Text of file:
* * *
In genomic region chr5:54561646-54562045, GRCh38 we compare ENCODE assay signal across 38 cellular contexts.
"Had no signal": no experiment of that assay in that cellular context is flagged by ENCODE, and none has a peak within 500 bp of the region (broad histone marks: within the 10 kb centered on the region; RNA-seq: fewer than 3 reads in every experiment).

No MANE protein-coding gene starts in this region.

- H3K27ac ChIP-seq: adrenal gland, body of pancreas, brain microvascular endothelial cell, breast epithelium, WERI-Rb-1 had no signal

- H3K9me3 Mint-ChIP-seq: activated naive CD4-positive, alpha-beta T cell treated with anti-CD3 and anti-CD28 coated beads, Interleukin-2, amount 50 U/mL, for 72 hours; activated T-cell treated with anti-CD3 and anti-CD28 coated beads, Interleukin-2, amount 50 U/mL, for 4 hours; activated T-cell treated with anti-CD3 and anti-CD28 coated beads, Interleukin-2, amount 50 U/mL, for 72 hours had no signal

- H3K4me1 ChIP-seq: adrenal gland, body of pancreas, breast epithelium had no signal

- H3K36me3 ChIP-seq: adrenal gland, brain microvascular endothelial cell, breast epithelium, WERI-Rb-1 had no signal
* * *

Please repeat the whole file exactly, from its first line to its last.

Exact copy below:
In genomic region chr5:54561646-54562045, GRCh38 we compare ENCODE assay signal across 38 cellular contexts.
"Had no signal": no experiment of that assay in that cellular context is flagged by ENCODE, and none has a peak within 500 bp of the region (broad histone marks: within the 10 kb centered on the region; RNA-seq: fewer than 3 reads in every experiment).

No MANE protein-coding gene starts in this region.

- H3K27ac ChIP-seq: adrenal gland, body of pancreas, brain microvascular endothelial cell, breast epithelium, WERI-Rb-1 had no signal

- H3K9me3 Mint-ChIP-seq: activated naive CD4-positive, alpha-beta T cell treated with anti-CD3 and anti-CD28 coated beads, Interleukin-2, amount 50 U/mL, for 72 hours; activated T-cell treated with anti-CD3 and anti-CD28 coated beads, Interleukin-2, amount 50 U/mL, for 4 hours; activated T-cell treated with anti-CD3 and anti-CD28 coated beads, Interleukin-2, amount 50 U/mL, for 72 hours had no signal

- H3K4me1 ChIP-seq: adrenal gland, body of pancreas, breast epithelium had no signal

- H3K36me3 ChIP-seq: adrenal gland, brain microvascular endothelial cell, breast epithelium, WERI-Rb-1 had no signal